It can feel like a full-time job just trying to keep up with our industry’s cabling standards.

Standards are created to ensure interoperability and establish minimum performance levels (different than codes, which are created to protect life, limb and property – such as NFPA Life Safety Code or National Electrical Code, for example).

Through our active participation in organizations like TIA, IEEE and ISO, Belden – along with many other reputable organizations and industry experts – helps provide input that shapes our cabling standards.

We know it’s difficult to stay on top of what’s happening, so we’ve gathered a short list of upcoming changes to cabling standards. Stay tuned – we’ll continue to fill you in as we learn more about each of these.

ANSI/TIA-568.5: Single-Pair Ethernet

Although it’s too early to speculate on specific details regarding ANSI/TIA-568.5, we do know this: The updated cabling standard will address single-pair Ethernet from 28AWG to 18AWG – and everything in between.

The standard is expected to provide specifications for cables, connectors, cords, links and channels using one-pair connectivity. It will be geared toward commercial conditions in regard to mechanical, ingress, climatic and electromagnetic environments (also known as “MICE1” environments).

There are a number of reasons that single-pair Ethernet is being considered today for these applications:

  • Changing design requirements for distributed electronics and shorter distances
  • Increasing capabilities for data and power to currently support speeds of up to 1 Gbps
  • Capability to support up to 50W of DC power for devices that need power and data
  • Space savings (single-pair Ethernet is lighter than traditional four-pair Ethernet)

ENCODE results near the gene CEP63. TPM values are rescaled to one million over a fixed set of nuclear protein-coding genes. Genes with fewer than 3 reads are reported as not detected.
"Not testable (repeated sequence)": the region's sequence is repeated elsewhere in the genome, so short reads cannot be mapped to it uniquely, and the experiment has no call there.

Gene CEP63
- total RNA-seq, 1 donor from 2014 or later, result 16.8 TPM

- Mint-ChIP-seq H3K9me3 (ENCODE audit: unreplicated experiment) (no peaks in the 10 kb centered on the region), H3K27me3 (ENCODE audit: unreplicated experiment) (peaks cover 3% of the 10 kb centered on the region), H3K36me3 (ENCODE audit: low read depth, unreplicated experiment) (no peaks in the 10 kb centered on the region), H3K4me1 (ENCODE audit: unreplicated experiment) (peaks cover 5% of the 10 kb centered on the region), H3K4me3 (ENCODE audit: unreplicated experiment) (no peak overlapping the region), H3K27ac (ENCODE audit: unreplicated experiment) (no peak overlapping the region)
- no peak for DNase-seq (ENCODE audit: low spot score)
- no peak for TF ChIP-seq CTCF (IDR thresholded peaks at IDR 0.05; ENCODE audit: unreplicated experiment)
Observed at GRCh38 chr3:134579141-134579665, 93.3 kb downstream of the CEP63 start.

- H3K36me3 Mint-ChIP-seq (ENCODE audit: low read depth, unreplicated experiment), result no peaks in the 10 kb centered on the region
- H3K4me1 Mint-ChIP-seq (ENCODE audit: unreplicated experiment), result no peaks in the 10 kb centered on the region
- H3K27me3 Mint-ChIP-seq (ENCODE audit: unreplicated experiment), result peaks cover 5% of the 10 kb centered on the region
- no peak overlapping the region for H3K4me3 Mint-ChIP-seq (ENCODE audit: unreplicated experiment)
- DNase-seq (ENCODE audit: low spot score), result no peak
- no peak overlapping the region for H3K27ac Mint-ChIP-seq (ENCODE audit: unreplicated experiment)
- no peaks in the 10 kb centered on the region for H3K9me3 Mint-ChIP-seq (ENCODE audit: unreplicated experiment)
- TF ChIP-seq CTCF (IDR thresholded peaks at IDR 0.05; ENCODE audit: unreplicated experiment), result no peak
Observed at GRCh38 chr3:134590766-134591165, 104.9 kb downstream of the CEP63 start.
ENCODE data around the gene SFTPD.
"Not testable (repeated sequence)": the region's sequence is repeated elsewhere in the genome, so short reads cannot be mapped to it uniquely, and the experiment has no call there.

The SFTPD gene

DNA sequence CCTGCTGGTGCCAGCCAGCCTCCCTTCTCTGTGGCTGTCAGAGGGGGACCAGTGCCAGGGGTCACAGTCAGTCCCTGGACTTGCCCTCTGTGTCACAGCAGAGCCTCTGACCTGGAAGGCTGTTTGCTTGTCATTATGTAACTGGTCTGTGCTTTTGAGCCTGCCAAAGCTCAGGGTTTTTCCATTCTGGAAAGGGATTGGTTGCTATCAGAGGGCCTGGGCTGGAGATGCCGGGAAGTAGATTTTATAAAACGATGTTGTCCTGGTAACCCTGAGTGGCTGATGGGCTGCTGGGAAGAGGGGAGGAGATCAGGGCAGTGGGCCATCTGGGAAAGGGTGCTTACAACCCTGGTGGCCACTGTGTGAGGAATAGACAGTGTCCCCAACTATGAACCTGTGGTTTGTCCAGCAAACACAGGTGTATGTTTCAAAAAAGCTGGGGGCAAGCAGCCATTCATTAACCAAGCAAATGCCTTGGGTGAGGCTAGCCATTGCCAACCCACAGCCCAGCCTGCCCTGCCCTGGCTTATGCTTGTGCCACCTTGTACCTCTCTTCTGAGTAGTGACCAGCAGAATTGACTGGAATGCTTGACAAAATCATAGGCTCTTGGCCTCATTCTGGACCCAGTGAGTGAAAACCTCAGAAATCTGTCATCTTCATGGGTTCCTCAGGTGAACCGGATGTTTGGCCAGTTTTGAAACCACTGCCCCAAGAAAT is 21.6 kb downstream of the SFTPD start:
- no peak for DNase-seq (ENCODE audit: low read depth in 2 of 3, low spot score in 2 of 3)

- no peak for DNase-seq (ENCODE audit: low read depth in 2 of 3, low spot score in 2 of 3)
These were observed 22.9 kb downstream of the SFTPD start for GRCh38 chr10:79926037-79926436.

Telecommunications Systems Bulletin: Optical Fiber Channel Polarity

TIA is working on a Telecommunications Systems Bulletin that will make fiber polarity far easier to understand and plan for.

In its most basic form, fiber polarity is the method of making sure that “transmit” talks to “receive.” There’s no “right” way to approach fiber polarity, which makes the topic even more confusing.

As more and more fiber cable is used to support applications like smart buildings, IoT and 5G networks, understanding fiber polarity is crucial to long-term system installation success.

ANSI/TIA-942-B.1: Edge Data Centers

Although ANSI/TIA-942 already provides lots of data center design guidance – on anything from a single rack to a standalone data center building – the data center environment is changing. ANSI/TIA-942 currently assumes that data centers are housed within some type of building envelope, but that’s no longer the case.

Sideline-Data-CenterToday, data centers are being created inside containers, pods, shelters – and even inside boxes that are mounted on streetlight poles. (In fact, while I was attending a football game late last year, I noticed that each team had its own mini data center sitting along the sidelines.)

Data centers can now be transportable, portable or built outside of a traditional building envelope – and are being located much closer to users (also known as edge data centers). With data centers transforming in these new ways, the industry needs new guidance on design and development. And the ANSI/TIA-942-B.1 standard is set to provide it.

Want to learn more? Watch this webinar on the latest updates to industry cabling standards!

The basics of Fiber Polarity